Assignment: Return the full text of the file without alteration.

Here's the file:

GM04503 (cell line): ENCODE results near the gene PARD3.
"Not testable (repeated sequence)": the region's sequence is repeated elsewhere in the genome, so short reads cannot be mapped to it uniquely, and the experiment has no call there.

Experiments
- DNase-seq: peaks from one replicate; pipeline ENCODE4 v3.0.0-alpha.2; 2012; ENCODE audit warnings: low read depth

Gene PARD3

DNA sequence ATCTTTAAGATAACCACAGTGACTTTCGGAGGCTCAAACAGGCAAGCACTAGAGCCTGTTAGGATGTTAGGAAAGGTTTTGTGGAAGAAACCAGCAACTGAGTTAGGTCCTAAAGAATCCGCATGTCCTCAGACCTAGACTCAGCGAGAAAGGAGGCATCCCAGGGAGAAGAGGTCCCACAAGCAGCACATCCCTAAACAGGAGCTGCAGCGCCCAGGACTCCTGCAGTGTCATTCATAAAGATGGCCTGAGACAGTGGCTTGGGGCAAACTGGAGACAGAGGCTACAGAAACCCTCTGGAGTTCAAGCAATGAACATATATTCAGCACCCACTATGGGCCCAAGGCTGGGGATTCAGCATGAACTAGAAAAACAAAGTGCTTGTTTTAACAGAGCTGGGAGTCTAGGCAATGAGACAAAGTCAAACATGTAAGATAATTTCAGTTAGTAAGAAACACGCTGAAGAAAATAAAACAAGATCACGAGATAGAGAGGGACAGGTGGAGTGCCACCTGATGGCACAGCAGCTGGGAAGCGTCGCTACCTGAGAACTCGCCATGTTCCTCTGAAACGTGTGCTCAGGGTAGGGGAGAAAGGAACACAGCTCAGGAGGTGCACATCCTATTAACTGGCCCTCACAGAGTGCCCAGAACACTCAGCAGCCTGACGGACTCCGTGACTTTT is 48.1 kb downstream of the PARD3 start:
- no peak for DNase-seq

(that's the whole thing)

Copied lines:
GM04503 (cell line): ENCODE results near the gene PARD3.
"Not testable (repeated sequence)": the region's sequence is repeated elsewhere in the genome, so short reads cannot be mapped to it uniquely, and the experiment has no call there.

Experiments
- DNase-seq: peaks from one replicate; pipeline ENCODE4 v3.0.0-alpha.2; 2012; ENCODE audit warnings: low read depth

Gene PARD3

DNA sequence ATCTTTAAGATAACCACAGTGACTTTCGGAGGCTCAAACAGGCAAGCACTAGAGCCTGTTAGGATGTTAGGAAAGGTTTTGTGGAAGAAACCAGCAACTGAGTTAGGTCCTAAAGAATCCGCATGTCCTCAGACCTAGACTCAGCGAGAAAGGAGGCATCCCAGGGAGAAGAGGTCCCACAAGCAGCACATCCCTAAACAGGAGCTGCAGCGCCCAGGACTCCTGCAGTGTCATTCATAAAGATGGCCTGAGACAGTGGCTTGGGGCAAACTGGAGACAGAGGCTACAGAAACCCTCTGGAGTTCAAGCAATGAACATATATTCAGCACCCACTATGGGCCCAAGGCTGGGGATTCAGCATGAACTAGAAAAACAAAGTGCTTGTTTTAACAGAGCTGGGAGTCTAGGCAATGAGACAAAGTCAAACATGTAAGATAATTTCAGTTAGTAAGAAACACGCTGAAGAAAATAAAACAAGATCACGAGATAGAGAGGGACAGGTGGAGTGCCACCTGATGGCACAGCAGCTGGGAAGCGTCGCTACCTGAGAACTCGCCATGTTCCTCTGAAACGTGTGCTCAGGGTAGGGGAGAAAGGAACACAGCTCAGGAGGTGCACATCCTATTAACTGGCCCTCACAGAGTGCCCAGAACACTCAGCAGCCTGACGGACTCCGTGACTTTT is 48.1 kb downstream of the PARD3 start:
- no peak for DNase-seq